Refreshing the Lord's Prayer

Posted on February 14th, 2011

How does your congregation use the Lord’s Prayer? Some churches recite it weekly, as an affirmation of “the way Christ taught us to pray.” Others view it as a general model for the attitude and topics one should consider when praying to God.

The risk of the first approach is that the prayer becomes rote as people say the words from memory without much reflection on their meaning. The risk of the second approach is that people may only be exposed to Jesus’ prayer when Matthew 6:9-13 is the specific focus of a sermon or Bible study.

Consider the following exercises to keep the message of that iconic prayer fresh in both meaning and exposure.

Rewrite the Prayer in Your Own Words

Go line by line, so that the general structure of the prayer is the same, but think in terms of your own spiritual vocabulary and theological concerns. Read your version aloud in worship and invite others to do their own.

One example:

O God

who reigns over everything,

holy are you.

Help us to live out your kingdom,

seeking your will in all we do,

and bringing the ways of heaven down to earth.

Lord, you know just what we need.

Forgive us for always wanting more.

Help us to forgive others as you forgive us.

Help us to resist temptation

And to fight our tendency toward evil.

For it is you we serve, Lord of all.

You are powerful, you are glorious.

You are the everlasting God.

Amen.

 

Explore the Prayer in Questions

This exercise can be a precursor to writing one’s own version of the Lord’s Prayer, or used as a conversation starter in a Bible study or small group discussing the prayer. Each line of the prayer raises certain questions about God and what we are really praying for.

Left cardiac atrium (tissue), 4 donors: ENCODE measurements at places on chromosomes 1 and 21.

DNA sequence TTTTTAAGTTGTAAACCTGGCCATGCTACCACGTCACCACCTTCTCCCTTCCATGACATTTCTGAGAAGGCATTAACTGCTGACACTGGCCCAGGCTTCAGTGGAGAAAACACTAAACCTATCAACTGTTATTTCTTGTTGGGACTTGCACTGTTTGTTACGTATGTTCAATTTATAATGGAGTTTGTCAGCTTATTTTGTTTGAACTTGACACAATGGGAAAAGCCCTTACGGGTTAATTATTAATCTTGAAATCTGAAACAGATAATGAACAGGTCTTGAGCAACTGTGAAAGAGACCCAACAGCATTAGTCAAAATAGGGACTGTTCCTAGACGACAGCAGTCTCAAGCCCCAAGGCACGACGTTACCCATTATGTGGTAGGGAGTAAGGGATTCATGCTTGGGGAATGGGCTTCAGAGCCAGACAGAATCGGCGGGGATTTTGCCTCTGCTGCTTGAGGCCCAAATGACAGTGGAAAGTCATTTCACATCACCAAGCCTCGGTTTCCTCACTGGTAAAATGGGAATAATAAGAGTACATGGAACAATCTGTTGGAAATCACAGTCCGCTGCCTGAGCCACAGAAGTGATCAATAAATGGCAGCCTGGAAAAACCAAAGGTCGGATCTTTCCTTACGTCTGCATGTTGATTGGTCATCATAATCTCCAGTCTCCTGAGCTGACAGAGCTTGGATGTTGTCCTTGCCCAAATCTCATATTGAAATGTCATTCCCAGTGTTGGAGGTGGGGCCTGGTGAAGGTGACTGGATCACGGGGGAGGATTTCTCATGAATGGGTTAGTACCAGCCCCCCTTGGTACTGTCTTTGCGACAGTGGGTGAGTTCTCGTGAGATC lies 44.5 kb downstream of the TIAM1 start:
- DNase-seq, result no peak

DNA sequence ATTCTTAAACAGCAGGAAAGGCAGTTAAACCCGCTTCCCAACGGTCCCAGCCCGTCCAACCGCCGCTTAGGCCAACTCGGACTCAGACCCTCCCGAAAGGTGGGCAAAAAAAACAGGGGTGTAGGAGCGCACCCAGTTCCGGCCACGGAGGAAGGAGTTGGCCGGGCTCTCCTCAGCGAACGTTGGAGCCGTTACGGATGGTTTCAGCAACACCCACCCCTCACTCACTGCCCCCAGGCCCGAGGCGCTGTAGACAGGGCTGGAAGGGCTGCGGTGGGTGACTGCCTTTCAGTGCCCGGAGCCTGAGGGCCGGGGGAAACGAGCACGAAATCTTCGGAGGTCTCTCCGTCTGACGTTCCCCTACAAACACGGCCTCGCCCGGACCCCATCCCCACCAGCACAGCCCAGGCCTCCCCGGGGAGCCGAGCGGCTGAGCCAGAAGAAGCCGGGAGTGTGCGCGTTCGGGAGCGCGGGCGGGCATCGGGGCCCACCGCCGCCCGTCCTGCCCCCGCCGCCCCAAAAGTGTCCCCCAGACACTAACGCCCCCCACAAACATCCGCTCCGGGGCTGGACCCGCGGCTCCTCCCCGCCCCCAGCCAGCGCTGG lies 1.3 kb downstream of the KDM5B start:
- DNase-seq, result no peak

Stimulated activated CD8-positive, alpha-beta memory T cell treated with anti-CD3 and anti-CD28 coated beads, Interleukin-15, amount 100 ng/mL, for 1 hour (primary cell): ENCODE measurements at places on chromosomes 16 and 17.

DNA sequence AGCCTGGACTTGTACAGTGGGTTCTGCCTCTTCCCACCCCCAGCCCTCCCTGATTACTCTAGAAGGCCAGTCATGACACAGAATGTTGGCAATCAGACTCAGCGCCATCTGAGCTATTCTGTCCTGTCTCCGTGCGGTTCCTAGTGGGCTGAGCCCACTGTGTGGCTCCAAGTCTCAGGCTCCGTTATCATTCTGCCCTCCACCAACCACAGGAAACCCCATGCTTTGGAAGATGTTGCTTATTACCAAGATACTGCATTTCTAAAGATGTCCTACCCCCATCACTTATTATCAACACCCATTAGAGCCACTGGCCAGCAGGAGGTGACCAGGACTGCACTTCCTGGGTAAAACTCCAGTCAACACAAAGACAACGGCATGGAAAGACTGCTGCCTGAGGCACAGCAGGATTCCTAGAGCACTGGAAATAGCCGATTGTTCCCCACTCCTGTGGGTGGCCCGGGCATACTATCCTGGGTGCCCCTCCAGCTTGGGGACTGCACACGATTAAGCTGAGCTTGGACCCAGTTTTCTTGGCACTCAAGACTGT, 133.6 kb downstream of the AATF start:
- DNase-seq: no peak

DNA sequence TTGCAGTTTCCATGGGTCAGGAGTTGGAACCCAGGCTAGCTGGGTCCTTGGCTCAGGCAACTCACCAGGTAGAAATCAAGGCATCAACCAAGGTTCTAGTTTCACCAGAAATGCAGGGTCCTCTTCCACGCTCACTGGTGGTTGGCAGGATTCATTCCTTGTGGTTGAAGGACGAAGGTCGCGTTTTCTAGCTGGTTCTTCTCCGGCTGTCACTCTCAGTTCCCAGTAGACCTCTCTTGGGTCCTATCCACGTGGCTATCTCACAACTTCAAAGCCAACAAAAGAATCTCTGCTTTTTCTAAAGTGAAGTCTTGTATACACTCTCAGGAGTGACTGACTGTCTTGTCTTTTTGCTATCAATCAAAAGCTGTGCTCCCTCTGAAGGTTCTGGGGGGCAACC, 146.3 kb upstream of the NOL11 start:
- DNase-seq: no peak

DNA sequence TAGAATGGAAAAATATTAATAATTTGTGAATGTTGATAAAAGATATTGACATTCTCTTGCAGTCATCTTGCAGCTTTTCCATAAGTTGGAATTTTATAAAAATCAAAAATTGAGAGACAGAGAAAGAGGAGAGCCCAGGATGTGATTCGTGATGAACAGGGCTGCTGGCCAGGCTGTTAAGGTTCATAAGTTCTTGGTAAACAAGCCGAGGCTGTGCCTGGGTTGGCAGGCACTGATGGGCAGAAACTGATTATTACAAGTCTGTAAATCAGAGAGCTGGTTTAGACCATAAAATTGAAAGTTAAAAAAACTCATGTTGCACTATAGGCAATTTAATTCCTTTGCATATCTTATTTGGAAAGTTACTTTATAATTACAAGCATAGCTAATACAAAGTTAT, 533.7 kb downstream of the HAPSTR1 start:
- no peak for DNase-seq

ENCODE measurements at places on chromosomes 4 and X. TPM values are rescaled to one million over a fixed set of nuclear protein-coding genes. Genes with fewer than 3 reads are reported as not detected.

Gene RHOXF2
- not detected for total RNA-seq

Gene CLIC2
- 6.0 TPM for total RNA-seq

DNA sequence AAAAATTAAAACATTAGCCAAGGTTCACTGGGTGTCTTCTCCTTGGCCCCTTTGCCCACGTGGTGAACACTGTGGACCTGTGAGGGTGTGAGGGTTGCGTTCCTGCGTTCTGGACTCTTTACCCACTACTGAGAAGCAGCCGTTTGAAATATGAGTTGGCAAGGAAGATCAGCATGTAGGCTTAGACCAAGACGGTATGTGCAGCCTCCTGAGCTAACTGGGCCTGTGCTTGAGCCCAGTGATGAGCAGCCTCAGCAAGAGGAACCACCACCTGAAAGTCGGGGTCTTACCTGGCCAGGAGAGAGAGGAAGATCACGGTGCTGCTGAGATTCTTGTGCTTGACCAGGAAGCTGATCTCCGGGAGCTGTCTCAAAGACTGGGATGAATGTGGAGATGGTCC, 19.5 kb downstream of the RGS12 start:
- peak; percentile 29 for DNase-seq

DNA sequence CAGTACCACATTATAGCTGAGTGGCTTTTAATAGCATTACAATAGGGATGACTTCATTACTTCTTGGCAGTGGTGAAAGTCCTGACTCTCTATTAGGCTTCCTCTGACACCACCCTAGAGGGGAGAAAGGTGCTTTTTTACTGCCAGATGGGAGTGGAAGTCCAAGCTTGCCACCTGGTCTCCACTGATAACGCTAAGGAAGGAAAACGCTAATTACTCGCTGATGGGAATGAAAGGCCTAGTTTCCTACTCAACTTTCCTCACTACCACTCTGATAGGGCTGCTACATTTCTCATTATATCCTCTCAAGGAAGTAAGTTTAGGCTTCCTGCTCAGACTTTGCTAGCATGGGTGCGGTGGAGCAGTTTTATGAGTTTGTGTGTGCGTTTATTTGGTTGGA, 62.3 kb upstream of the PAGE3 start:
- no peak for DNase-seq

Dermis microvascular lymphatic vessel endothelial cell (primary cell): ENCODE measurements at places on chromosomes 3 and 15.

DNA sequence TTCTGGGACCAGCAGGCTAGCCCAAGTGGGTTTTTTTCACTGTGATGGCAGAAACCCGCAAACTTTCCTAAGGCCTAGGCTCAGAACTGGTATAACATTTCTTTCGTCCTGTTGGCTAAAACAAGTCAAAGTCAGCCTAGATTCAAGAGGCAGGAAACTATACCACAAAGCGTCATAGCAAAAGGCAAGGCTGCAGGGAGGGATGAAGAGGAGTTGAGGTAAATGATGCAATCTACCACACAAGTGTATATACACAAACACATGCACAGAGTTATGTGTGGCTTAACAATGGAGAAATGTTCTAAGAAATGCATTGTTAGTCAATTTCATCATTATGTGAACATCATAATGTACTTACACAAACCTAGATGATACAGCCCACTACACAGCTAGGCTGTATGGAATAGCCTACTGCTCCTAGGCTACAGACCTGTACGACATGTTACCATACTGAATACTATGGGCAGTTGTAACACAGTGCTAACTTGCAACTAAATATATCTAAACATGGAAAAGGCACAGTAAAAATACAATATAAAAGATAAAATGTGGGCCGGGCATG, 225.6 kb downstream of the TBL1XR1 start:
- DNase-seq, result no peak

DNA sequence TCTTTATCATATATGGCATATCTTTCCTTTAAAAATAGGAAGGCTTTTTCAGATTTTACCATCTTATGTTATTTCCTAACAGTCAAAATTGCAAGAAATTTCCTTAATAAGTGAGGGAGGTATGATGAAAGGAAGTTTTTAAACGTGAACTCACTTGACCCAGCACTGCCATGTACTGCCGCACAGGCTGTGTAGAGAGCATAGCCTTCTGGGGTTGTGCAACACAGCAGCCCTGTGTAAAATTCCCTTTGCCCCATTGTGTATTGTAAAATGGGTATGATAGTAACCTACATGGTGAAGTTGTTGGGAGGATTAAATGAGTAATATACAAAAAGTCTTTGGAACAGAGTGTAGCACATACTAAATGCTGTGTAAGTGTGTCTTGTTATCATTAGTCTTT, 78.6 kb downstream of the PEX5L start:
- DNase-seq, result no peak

Our Father

How do you address God? What images of God do you most easily connect with? Father? Mother? Shepherd? King?

Who art in Heaven

What is God’s position in the universe? Does God reside primarily in Heaven?

Hallowed be thy name

How do you express God’s holiness? How do you define holiness?

Thy kingdom come

What does the Kingdom of God look like? How does God’s kingdom come to earth?

Thy will be done

What would it mean to want what God wants? How do you know what God’s will is?

On earth as it is in Heaven

How can we make earth more heaven-like? What is Heaven like?

Give us this day our daily bread

Do we really trust God to give us what we need? What would it be like to live with only what you really need?

And forgive us our trespasses

What do we need forgiveness for? Some Bible translations use the word “debts” instead of “trespasses;” what do each of these words indicate about the nature of sin?

As we forgive those who trespass against us

Why should we forgive others? Why is it so hard to forgive?

And lead us not into temptation

Does God tempt us? Does Satan? Is it wrong to be tempted?

But deliver us from evil

Do you believe in evil spirits or powers? Do you believe there is evil in each of us? How are we delivered from something that is within us?

For thine is the Kingdom

What does it mean for God to be ruler over everything? How does that affect the way we pray?

And the power and the glory, forever and ever

Do you believe God is all-powerful? What does it mean to give God glory? If God is eternal, how do you think God views us and our world?

 

Read it Differently

Read the traditional Lord’s Prayer slowly, pausing after each line to let the words soak in. Read it in a different version of the Bible than you are used to. Read it in a paraphrase like The Message or a totally new translation like the Common English Bible. If you have even passing knowledge of another language, try reading it in that language.

What other passages of Scripture do we know “too well”? Try these exercises with the twenty-third Psalm, Genesis 1, or I Corinthians 13, and see what new power these words have in your life.

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